You’ve probably heard the terms ‘digital’ and ‘transformation’ bandied about a lot recently. There is good reason for this: digital tools are transforming the world we live in today, and that our students will lead tomorrow. Digital transformation in education is just as critical as in every other industry today, and there’s an urgency driven by the gap between student and staff expectations and their current experiences.
In education, we’re becoming familiar with many forms of digital technology and change. This includes laptops and pervasive Wi-Fi in classrooms, online courses and peer-to-peer collaboration, and real-time support for students’ learning based on accessible data. These are exciting developments but, as we’ve seen in the past, it can be hard to work out which ones will deliver real value to your organisation and students – especially when we have often seen that what works with classroom innovators struggles to translate to all.
To help you better understand the experiences of other organisations, we’ve just released a new report titled Embracing digital transformation: Experiences from Australian organisations. The report features in-depth interviews with 30 leaders responsible for digital transformation at a range of Australian business and government organisations, including major educational groups such as the NSW Department of Education and Deakin University.
The report shows that digital transformation presents substantial opportunities, whether you’re a school, TAFE or university. For example, Phil Sherwin from the NSW Department of Education says his agency’s digital transformation – which has involved making extensive use of broadband, public cloud computing services and other new technologies – has provided “200 to 300 per cent more services for a 20 per cent lower budget”. That’s a huge gain.
Our report also identifies two types of organisations.
The first are ‘Proactive and Embracing’ organisations that are actively implementing digital technologies and where teams are empowered to pursue transformational initiatives.
The second type are ‘Motivated but Constrained’ organisations. These are keen to progress but hindered by factors such as a lack of leadership, clear vision and well-developed strategies. People in the Motivated but Constrained group were often also more affected by privacy and security concerns, public scrutiny and internal resistance.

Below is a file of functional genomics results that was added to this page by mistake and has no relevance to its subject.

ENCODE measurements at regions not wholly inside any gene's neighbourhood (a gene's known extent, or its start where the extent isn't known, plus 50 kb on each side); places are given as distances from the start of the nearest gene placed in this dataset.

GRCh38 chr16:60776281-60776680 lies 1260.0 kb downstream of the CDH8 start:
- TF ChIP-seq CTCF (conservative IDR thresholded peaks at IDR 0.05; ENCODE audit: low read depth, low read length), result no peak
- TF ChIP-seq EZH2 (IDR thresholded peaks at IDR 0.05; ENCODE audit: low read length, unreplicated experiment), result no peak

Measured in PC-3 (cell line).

The challenge is to overcome these constraints to achieve the gains possible with digital technologies. With that in mind, the report discusses at least three critical success factors you may need to move forward: strong leadership, a dynamic culture and access to the talented individuals to implement new systems and deliver real change.
The good news is that the future is brimming with opportunity for the education sector. At Microsoft, our global vision is about empowering every person to achieve more. This means that our focus is on using technology to help teachers, students and organisations to improve teaching and learning – not replacing people with technology. We want to find ways to help educators and researchers, not replace them with robots.
I hope the lessons shared in this report strike a chord with you and help to enrich your understanding of digital transformation. Perhaps the most important takeaway is that few organisations have a comprehensive plan for the use of digital technologies to deliver organisation-wide shifts. Instead, they’re starting with discrete projects, such as using Microsoft’s OneNote to facilitate information sharing and collaboration across campuses.
It’s a start on the change journey; the beginnings of a quiet revolution that will lead to digital transformation in education.